Author: Suk-Young Kim
Publisher: University of Michigan Press
ISBN: 0472026895
Size: 52.69 MB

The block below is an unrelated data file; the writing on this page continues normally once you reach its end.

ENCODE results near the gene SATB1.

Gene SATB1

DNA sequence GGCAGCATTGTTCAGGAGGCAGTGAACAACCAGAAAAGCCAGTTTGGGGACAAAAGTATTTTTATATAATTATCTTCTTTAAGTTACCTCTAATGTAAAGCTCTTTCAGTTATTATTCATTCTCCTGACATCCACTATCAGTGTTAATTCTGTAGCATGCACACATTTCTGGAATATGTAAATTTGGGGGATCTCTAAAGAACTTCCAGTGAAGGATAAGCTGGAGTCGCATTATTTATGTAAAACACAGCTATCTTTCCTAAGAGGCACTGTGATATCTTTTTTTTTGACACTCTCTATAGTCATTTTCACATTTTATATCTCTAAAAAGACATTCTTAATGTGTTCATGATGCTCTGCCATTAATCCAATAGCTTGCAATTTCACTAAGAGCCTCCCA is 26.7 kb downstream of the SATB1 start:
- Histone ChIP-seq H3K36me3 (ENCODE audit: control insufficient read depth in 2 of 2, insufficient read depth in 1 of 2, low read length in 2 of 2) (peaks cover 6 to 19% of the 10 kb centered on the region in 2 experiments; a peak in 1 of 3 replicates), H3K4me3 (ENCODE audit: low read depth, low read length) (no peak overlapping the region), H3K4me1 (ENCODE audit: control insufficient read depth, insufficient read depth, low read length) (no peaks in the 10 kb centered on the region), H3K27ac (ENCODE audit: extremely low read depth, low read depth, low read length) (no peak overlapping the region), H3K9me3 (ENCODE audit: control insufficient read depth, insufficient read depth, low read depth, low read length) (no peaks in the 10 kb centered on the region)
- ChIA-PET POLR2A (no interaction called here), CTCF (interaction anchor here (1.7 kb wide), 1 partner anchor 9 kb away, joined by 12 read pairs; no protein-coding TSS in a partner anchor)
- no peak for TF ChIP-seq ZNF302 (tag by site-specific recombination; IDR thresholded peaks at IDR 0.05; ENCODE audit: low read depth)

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"North Korea is not just a security or human rights problem (although it is those things) but a real society. This book gets us closer to understanding North Korea beyond the usual headlines, and does so in a richly detailed, well-researched, and theoretically contextualized way." ---Charles K. Armstrong, Director, Center for Korean Research, Columbia University "One of this book's strengths is how it deals at the same time with historical, geographical, political, artistic, and cultural materials. Film and theatre are not the only arts Kim studies---she also offers an excellent analysis of paintings, fashion, and what she calls 'everyday performance.' Her analysis is brilliant, her insights amazing, and her discoveries and conclusions always illuminating." ---Patrice Pavis, University of Kent, Canterbury No nation stages massive parades and collective performances on the scale of North Korea. Even amid a series of intense political/economic crises and international conflicts, the financially troubled country continues to invest massive amounts of resources to sponsor unflinching displays of patriotism, glorifying its leaders and revolutionary history through state rituals that can involve hundreds of thousands of performers. Author Suk-Young Kim explores how sixty years of state-sponsored propaganda performances---including public spectacles, theater, film, and other visual media such as posters---shape everyday practice such as education, the mobilization of labor, the gendering of social interactions, the organization of national space, tourism, and transnational human rights. Equal parts fascinating and disturbing, Illusive Utopia shows how the country's visual culture and performing arts set the course for the illusionary formation of a distinctive national identity and state legitimacy, illuminating deep-rooted cultural explanations as to why socialism has survived in North Korea despite the fall of the Berlin Wall, the collapse of the Soviet Union, and China's continuing march toward economic prosperity. With over fifty striking color illustrations, Illusive Utopia captures the spectacular illusion within a country where the arts are not only a means of entertainment but also a forceful institution used to regulate, educate, and mobilize the population. Suk-Young Kim is Associate Professor in the Department of Theater and Dance at the University of California, Santa Barbara, and coauthor with Kim Yong of Long Road Home: A Testimony of a North Korean Camp Survivor.